In the version of Alice in Wonderland that was published in book form in 1865, several episodes intervene before Alice finds her way into the garden that she had glimpsed through a tiny door at the very start of her adventures. In an earlier form of the story however — which Carroll had written out by hand the previous year under the title Alice’s Adventures under Ground — Alice has no sooner uttered these words than she spies an opening in a tree which leads her back to the hall of doors.

From there, she is able to shrink herself down and enter the garden — but the moment she does so, her adventure seems to go off the rails, and what has up to this point been a dreamlike series of encounters with small talking animals turns into an extended satire of human falsity and folly.

The first thing Alice sees in the garden is a red rose tree. The second is three gardeners who are busily painting the white roses red, terrified of what will happen if the Queen finds they planted a white rose tree by mistake. Next Alice meets the King and Queen of Hearts and realizes that they and their courtiers are “only a pack of cards.” And finally she is sent off to visit the Mock Tortoise and hear its sad complaint of how it was once a real Turtle.

There are several conclusions that can be drawn from this piling-up of falsities. One is that in a dream world, flattering yourself that you are in control of the situation and making rational plans never works. Rather than bringing her to “the loveliest garden you ever saw,” Alice’s scheme has wound her up in a realm of deception, where all honest reactions are suppressed by the Queen’s incessant threats of “off with their heads!”

It is tempting to conclude that the Queen’s garden is a reflection of Alice’s own impulse to be in control, and that if she had continued to follow a more serendipitous path she might well have reached the garden of her desires.

But even more telling is that Carroll himself chose a garden for this nightmare embodiment of Rousseau’s warnings about the power of society to provoke estrangement from one’s own true nature. Ever since the Middle Ages, gardens had been used metaphorically in two complementary ways — either as an image of God’s design of the world or as a means of retreating from the follies of society, as in Voltaire’s advice to “cultivate our gardens.” But in this garden there is neither rational design nor escape from human failings.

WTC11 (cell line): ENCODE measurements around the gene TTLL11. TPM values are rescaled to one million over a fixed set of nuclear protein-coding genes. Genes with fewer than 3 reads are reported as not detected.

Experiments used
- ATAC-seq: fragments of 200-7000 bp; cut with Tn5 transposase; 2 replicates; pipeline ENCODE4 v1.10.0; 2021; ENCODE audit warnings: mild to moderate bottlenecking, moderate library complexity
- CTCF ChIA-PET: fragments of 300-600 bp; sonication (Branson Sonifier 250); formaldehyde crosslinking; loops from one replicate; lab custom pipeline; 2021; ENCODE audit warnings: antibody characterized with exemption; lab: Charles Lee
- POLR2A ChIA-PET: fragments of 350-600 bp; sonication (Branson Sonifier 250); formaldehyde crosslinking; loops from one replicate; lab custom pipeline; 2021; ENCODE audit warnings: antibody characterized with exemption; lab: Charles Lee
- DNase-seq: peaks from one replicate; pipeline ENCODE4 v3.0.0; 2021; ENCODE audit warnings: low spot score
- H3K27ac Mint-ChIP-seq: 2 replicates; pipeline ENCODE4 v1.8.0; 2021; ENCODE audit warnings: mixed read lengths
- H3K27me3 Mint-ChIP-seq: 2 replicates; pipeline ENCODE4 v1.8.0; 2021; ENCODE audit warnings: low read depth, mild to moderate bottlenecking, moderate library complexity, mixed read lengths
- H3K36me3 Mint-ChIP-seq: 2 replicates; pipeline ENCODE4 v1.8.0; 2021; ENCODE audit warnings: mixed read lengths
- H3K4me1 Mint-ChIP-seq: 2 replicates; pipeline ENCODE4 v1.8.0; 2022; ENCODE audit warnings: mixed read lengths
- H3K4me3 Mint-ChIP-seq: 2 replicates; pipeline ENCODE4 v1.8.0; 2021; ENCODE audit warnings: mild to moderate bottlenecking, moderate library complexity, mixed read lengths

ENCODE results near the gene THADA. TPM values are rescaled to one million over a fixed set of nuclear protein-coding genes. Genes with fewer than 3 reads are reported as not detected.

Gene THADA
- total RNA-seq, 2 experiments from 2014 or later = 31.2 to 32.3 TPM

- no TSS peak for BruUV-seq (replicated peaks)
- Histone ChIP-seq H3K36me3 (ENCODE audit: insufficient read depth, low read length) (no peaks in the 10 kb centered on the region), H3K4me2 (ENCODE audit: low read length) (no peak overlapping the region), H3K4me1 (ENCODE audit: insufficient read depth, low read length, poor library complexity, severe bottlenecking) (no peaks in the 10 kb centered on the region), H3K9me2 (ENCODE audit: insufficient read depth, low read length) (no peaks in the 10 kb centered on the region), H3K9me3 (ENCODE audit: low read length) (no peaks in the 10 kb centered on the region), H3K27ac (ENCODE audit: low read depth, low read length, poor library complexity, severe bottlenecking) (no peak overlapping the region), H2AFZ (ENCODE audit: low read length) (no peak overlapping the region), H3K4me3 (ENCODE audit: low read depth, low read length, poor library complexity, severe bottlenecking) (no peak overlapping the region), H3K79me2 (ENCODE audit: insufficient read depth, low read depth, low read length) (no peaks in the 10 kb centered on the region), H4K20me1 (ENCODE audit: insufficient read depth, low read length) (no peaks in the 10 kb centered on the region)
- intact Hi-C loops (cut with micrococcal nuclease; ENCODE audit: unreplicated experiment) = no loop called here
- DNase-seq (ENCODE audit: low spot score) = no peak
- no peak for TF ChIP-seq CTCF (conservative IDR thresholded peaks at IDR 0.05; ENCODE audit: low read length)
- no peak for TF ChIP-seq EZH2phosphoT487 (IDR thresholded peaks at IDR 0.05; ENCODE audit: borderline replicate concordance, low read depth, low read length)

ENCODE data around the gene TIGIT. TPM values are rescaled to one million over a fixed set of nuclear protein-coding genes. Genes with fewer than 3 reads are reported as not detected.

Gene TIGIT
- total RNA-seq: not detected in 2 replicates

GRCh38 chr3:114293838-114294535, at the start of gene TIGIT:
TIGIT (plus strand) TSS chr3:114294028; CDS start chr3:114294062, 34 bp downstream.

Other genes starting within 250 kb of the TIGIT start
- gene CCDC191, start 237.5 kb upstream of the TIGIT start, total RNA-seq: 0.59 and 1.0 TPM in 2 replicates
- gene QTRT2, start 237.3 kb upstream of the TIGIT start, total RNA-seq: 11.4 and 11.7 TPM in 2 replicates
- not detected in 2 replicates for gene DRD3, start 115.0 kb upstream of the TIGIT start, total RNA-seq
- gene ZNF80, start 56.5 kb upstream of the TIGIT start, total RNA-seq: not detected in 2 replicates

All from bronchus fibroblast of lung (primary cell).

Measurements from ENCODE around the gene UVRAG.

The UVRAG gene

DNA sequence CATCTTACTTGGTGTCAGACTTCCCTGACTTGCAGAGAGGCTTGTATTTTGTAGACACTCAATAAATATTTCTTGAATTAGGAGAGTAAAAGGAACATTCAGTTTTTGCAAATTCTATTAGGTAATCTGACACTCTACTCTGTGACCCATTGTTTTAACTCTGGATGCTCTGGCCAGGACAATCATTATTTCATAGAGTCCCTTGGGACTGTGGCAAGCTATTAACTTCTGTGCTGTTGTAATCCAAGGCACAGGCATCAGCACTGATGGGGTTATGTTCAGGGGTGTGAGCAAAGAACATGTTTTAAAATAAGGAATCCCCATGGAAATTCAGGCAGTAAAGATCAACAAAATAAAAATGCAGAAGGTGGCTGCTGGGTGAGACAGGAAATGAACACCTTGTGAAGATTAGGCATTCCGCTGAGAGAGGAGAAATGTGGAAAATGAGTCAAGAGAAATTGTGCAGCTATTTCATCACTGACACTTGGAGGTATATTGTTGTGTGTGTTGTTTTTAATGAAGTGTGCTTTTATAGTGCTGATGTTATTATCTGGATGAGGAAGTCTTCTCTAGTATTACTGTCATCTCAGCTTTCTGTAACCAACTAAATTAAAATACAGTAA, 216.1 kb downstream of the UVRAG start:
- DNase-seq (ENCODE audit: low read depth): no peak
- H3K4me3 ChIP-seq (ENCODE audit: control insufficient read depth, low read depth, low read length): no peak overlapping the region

That unredeemable falsity is why, when Alice attempts for one last time to condemn the proceedings as nonsense and the Queen brusquely orders her to “hold your tongue,” Alice’s only honest response is to declare the game over. “You’re nothing but a pack of cards!” she cries out. “Who cares for you?” And with that she awakens.

The gnostic-like nature of this conclusion is intensified in Carroll’s original version by a strange coda, in which Alice tells her older sister about her “curious dream” and the sister then experiences a kind of dream-vision of the actual boating-party during which Carroll had first conceived of Wonderland and even hears him telling “the dream of her own little sister” to the real Alice Liddell and her sisters.

So which is the dream? Is it Wonderland? Is it the world of the storybook Alice and her sister? Or is it our own world?

In the course of guiding Alice on her journey, Carroll had decisively rejected the reason vision, with its promise of a perfect static order underlying the flaws and irregularities of the world. But his conclusion seemed to imply that there is no higher reality of any sort — just an endless series of dreams within dreams. And that surely was not what he wanted.

There was one element in Alice’s adventures, however, that offered a promise of something better, and that was the caterpillar’s expectation of metamorphosis into a butterfly. That in itself suggested that chaos was not merely a lie from which to awaken but held the potential for transcendence.

As he expanded Alice for publication, Carroll would drop his final ambiguous coda, but at the same time he would add a powerful new character, the Cheshire Cat, who would both confirm the caterpillar’s message and expand it into new areas of possibility.

Related:

A listing of all my posts on the cycle of visions can be found here.

A general overview of the areas of interest covered at this blog can be found here.

A chronological listing of all entries at this blog, with brief descriptions, can be found here.

A simple list of all the visions can be found here.